One would have thought this particular can of worms might, after nearly 80 years, be well past its sell-by date. But books about Mrs Simpson and her infatuated king appear with thudding frequency, each with some ever more far-fetched theory about this curious union. Now comes the leaden hand and leaden prose of Andrew Morton, with yet another: that Wallis was, all her life, in love with another man long before, during and after her experience of vitriolic abuse, first as the besotted prince’s obsession, then scapegoat for his abdication, and object of vilification during her years as his wife.
This love (to borrow words from her step-great nephew, ‘whatever love is’) may well have been real. The man in question was Herman Rogers. The scion of an aristocratic family, he was educated at Harvard where he was a ‘Bones man’ — the highest recognition of pure decency that institution can bestow — and handsome and rich to boot, and therefore certainly attractive. He was also artistic, gentle, kind and generous — and long married to a woman with whom he shared entire and mutual happiness. It’s not, therefore, unlikely that Mrs Simpson, even when still the wife of the alcoholic, cruel Win Spencer, may have seen Rogers as an exemplar for a platonic liaison. One can be in love with people one esteems.
But in this meretricious book, Morton claims that all along it was Rogers she desired sexually. Attributed sources (a rarity for Morton) for this laughable premise are scant; Rogers’s stepgranddaughter, one Barbara Mason; and a Kitty Blair, his stepdaughter-in-law. Neither was close or old enough to be a witness and, fatally, they contradict each other on the very same page. Blair tells Morton that Wallis ‘was never intimate with Herman’, but two paragraphs earlier Mason claims that she ‘wanted to try a different type gene-pool for the father of her child’. In the index, this is brazenly boiled down to ‘asks Herman Rogers for a child’, and Morton writes that this bizarre request ‘seemingly’ took place a few days before her wedding (which in his lumpen style he calls ‘the big day’) to the duke. He omits to mention that Wallis was then already in her early forties.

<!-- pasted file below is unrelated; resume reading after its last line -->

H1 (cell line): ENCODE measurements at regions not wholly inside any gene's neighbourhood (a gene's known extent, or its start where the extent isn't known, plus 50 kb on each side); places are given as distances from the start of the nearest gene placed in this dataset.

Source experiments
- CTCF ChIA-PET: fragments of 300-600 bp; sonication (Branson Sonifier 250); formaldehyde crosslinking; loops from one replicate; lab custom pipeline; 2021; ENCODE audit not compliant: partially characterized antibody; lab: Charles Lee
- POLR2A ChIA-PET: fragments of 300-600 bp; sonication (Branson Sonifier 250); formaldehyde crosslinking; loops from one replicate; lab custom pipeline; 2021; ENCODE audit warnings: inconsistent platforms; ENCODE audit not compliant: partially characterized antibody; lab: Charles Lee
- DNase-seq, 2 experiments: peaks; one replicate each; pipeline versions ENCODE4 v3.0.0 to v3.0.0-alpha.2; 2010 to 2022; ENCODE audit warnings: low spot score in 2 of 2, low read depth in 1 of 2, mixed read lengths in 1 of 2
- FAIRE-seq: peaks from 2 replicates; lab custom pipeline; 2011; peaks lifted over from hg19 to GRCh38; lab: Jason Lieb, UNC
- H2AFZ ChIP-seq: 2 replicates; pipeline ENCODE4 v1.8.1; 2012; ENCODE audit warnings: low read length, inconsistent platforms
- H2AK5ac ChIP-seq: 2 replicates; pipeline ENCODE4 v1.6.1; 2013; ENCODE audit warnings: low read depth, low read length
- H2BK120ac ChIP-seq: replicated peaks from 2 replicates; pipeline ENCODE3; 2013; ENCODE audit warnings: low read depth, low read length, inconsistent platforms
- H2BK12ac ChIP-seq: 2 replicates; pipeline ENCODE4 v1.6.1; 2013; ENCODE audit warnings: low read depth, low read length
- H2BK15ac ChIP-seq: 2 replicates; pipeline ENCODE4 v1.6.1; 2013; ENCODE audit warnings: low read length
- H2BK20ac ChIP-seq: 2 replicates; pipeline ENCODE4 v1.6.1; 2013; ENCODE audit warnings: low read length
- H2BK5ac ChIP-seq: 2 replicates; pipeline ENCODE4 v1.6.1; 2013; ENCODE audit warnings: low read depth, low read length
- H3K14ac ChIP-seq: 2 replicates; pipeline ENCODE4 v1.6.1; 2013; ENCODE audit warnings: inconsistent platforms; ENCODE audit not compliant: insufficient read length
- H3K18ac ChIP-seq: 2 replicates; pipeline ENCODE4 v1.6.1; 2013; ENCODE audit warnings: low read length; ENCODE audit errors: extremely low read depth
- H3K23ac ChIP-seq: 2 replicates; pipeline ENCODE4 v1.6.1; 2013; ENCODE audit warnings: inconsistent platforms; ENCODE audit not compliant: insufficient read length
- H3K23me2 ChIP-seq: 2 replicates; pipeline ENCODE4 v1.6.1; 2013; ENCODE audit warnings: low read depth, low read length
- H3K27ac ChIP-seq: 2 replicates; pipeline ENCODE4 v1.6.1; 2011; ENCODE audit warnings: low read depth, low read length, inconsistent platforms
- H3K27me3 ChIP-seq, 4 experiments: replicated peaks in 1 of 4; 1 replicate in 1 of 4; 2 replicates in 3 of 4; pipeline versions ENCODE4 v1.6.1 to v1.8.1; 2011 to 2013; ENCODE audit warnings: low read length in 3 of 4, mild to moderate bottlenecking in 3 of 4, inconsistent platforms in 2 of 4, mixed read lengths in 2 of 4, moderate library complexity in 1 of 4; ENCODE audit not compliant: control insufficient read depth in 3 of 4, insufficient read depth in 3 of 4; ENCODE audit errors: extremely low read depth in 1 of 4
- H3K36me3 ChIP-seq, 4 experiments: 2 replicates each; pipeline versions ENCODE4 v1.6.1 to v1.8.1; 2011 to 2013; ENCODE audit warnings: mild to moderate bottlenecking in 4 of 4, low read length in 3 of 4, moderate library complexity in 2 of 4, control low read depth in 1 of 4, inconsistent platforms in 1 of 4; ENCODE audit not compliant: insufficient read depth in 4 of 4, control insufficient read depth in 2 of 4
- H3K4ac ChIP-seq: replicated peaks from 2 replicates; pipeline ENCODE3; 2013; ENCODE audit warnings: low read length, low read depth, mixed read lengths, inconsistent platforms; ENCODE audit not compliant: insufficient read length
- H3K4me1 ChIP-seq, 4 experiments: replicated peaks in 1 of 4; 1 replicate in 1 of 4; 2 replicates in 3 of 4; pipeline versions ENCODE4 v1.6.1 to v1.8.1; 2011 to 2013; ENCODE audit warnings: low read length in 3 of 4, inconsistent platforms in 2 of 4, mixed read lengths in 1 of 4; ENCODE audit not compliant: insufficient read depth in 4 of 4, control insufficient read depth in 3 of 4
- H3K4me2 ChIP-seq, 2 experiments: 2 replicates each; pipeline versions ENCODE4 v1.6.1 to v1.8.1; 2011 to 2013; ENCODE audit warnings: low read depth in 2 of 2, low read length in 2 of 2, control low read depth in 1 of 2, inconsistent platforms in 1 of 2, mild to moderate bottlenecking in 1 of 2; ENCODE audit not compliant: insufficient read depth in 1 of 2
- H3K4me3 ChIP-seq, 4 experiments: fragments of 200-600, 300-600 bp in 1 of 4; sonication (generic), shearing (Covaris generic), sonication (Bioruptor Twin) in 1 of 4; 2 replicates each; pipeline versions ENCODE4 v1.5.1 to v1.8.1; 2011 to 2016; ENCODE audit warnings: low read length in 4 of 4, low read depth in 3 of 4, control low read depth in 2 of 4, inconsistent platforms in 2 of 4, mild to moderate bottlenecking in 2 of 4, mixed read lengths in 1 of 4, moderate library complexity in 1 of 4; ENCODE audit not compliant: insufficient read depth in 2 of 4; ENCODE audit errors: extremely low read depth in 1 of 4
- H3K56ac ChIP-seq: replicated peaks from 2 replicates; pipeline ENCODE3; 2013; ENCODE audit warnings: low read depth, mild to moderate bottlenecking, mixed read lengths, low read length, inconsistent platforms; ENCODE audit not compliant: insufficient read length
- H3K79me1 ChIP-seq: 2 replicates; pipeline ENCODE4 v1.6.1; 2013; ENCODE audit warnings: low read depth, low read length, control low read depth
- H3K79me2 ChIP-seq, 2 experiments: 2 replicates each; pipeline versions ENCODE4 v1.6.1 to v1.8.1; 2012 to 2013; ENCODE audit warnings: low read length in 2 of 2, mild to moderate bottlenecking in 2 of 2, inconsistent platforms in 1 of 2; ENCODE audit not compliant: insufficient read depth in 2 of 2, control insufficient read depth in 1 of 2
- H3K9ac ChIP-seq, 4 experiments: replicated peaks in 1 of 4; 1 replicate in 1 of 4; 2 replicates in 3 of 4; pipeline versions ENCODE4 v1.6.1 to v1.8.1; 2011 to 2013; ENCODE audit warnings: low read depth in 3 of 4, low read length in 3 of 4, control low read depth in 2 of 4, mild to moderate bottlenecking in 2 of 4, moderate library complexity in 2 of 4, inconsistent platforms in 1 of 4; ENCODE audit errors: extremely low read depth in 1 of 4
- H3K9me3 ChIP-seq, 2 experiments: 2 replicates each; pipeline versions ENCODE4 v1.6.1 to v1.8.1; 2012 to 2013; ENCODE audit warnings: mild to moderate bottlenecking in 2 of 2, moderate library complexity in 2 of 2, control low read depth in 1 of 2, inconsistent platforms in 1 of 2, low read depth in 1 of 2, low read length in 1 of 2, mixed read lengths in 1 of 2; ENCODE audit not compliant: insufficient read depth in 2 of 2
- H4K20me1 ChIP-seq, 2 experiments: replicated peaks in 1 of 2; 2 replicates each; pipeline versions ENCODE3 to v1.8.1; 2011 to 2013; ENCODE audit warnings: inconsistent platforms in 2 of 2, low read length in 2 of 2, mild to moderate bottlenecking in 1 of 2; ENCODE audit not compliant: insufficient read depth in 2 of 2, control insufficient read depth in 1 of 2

All the old saws are dragged up, such as the sexual tricks she’s said to have learned in Shanghai brothels. But in the 1920s it was par for the course for western women to visit such places, with opium, sing-song girls and strange oriental techniques on tap; the madam of one would demonstrate the Cleopatra Clip, which Morton writes — without hint of irony — could have taught Wallis ‘to pick up a sovereign’.
Morton prints reams of sour remarks by people who only just, or never, met her, and gives special attention to those who held a grudge. Strangely, as I was writing this, a friend texted that the Queen Mother once told her: ‘I think I ought to write down that I didn’t hate the Duchess of Windsor. You can’t hate someone you don’t know.’
It’s only fair to say her equanimity was not reciprocated by Wallis; but the few remaining who knew her, myself included, found her sympathetic, affectionate and unpretentious, as well as enormous fun. Morton repeats, yet again, instances of her stern treatment of the duke — but surely all couples have some rows during a marriage as long as theirs. If she did have an affair, I’m told it was with the star of a long-running Broadway musical who is still alive, and has never uttered a word.
Handed his Diana book on a plate, Morton is clearly out of his depth here. He has simply employed researchers to dig for new dross, to which he’s bolted on peripheral names to dress his assertions with spurious authenticity: and to give his ploddingly banal style an intellectual gloss he even quotes Hegel, for God’s sake.
Wallis Windsor’s difficult role and the great dignity she brought to it deserves re-evaluating. Someone soon will do so. Meanwhile, what she doesn’t deserve is Andrew Morton.
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